This was not such a great year for film – I saw three of my top five in Toronto in 2007. However, I've never had so much difficulty choosing a number one film: I like the top two almost equally, but when it comes to ranking personal taste, I don’t believe in ties.
THE TOP TEN:
1. MAN ON WIRE
Philippe Petit’s 1974 tightrope walk across the World Trade Center could’ve easily made for a better-than-average cable TV documentary, but director James Marsh knew this extraordinary story was too good for that. With its unforgettable protagonist, quirky accomplices, marvelous archival footage and possibly the least cheesy reenactments ever, this is both an artful heist film and a celebratory document of a phenomenal stunt that was also a breathtaking work of art. But the film’s real power derives from it being just as much a requiem – although Marsh never directly references 9/11, the haunting presence of the Twin Towers themselves never lets you forget what was lost.
2. LET THE RIGHT ONE IN
From TWILIGHT to TRUE BLOOD, it seemed like vampires were everywhere in pop culture this year; this Swedish import offered a recognizable but fairly innovative take on the legend and managed the neat feat of a being a tender, coming-of-age love story and a bloody horror film. Set in an early-‘80s Stockholm suburb and centered on a shy, tormented 12-year-old boy and his new, oddly androgynous neighbor (who confesses to having been “12 for a long time”), Tomas Alfredson’s debut feature mixes genres with an uncommon assurance and does not hit one wrong note.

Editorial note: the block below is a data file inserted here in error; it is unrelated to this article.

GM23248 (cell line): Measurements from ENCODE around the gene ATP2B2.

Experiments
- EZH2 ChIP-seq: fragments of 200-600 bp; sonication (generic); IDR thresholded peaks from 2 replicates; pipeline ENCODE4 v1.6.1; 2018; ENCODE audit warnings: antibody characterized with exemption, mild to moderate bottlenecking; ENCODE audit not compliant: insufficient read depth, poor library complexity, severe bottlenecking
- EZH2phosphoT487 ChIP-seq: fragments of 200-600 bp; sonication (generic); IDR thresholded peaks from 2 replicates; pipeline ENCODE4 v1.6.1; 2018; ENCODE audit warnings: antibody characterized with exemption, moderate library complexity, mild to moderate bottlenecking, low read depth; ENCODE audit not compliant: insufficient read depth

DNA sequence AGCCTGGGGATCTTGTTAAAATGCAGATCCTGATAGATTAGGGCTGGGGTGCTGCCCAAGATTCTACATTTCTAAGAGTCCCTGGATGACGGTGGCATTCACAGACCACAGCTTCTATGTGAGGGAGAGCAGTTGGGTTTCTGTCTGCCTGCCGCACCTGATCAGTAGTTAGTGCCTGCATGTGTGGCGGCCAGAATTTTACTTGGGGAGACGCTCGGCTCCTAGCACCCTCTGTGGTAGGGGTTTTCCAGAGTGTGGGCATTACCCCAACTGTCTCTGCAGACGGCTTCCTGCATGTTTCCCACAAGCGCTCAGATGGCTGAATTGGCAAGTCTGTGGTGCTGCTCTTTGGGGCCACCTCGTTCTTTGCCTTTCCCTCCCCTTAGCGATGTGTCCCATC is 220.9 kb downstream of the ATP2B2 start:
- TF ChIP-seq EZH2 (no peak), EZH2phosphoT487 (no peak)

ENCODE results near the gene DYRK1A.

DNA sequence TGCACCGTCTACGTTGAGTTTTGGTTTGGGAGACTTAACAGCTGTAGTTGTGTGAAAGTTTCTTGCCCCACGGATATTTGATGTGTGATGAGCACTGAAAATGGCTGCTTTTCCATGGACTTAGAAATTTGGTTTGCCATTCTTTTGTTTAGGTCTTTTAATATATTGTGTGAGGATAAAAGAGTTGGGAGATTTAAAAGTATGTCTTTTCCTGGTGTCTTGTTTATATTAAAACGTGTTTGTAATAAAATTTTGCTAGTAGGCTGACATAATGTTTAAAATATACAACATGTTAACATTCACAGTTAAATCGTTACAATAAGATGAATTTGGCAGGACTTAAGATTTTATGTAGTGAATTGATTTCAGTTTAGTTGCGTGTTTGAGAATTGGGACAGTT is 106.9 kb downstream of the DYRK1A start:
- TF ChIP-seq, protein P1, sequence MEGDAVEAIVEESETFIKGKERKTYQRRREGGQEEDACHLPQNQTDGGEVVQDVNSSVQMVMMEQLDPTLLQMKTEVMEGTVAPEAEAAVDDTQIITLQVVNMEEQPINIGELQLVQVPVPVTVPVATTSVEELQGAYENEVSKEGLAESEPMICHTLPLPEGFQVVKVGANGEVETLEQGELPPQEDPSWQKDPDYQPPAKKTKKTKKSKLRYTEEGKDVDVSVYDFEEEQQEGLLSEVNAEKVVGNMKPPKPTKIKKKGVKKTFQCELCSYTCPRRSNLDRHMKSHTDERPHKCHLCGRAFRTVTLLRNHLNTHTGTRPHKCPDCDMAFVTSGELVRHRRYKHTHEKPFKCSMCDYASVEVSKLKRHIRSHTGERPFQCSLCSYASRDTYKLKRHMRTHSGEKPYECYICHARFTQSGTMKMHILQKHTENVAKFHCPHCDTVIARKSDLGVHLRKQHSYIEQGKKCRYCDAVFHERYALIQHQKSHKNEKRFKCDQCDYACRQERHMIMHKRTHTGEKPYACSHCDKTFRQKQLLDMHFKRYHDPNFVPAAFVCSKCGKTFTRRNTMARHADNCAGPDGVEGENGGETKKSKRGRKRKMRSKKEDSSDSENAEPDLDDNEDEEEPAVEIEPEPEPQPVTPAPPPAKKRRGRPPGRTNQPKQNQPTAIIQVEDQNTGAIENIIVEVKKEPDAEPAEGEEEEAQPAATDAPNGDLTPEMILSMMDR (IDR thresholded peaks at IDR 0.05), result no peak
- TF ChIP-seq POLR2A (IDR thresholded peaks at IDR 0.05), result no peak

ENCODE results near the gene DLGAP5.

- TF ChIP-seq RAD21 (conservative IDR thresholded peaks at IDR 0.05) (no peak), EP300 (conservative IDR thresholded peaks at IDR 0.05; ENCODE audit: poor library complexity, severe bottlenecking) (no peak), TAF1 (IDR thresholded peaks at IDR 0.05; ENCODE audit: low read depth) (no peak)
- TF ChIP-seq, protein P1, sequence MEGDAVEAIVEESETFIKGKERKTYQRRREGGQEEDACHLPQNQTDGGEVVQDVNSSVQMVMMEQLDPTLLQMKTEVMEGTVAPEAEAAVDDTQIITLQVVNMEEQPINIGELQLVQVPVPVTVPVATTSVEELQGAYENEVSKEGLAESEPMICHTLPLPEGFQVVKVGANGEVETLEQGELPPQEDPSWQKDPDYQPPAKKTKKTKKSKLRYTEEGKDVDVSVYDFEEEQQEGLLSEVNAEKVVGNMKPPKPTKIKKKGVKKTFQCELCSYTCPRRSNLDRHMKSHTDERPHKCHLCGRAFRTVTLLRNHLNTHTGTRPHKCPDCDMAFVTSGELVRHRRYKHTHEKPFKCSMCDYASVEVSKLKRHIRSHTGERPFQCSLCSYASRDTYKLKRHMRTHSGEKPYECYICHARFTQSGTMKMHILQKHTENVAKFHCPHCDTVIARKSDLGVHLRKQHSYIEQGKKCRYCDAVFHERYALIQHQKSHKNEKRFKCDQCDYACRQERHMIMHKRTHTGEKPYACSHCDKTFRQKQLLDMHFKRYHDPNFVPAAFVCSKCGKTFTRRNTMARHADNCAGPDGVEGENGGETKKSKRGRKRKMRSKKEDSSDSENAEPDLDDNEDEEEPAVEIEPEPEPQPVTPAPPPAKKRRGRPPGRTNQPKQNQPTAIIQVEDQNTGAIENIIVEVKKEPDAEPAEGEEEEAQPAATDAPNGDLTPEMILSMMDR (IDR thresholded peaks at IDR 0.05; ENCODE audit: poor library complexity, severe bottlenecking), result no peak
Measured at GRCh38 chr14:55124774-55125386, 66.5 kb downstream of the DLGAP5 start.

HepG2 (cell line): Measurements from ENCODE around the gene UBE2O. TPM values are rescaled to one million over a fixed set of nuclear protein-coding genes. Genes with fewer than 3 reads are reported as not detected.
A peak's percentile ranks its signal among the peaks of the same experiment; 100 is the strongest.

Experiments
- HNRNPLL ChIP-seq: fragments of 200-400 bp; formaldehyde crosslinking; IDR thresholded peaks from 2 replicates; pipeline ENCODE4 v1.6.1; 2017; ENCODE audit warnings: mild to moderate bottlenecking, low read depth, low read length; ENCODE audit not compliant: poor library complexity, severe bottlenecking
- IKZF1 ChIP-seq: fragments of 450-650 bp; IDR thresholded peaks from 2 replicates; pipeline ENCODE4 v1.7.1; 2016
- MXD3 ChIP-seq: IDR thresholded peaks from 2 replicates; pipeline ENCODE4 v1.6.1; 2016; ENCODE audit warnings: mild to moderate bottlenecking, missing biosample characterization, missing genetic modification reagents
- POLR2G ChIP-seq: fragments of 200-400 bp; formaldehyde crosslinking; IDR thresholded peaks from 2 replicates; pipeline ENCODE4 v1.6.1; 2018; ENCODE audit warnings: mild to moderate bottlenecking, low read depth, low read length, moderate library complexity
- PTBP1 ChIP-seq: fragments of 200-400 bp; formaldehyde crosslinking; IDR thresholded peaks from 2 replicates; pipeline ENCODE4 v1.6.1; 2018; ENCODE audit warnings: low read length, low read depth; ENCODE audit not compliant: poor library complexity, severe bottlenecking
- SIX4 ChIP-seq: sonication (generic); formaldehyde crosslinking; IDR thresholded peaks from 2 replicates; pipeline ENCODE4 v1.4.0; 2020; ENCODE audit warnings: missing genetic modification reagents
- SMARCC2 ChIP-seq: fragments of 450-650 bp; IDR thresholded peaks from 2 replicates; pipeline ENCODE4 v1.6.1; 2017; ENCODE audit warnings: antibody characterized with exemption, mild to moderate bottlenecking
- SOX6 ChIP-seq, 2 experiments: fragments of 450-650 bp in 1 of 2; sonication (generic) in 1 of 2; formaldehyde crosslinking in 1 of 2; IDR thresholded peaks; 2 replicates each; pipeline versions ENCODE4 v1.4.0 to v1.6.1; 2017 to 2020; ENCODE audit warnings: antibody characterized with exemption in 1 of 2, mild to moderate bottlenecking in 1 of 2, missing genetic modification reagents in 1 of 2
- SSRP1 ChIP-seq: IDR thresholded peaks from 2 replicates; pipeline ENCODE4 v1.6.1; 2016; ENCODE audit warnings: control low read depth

3. 4 MONTHS, 3 WEEKS, AND 2 DAYS
Two college-aged women trying to secure an illegal abortion in Communist Romania doesn’t exactly sound like a fun time at the cinema (it wouldn’t make an ideal date film), but for all its bleakness and utter discomfort, Cristian Mungiu’s Cannes winner is, in a strange way, kind of fun. It gains considerable momentum from its construction as a thriller as it examines the contours of a friendship against a social backdrop it neither entirely condemns nor commends; its generous helping of black humor is also far more evident once it’s over.
4. MY WINNIPEG
I should just automatically reserve a spot for Guy Maddin on my top ten every year he makes a new feature – he’s the most original filmmaker at work today. With this strange, charming documentary/fantasy/essay hybrid, he cements his reputation as one of the best. For all its wildly imaginative tales of frozen horses, man pageants and “psychic possibilities”, this is Maddin’s most accessible, personal work and if that wasn’t enough, you have the added attraction of the glorious, irascible 86-year-old Ann Savage in her final role as Maddin’s mother.
5. THE VISITOR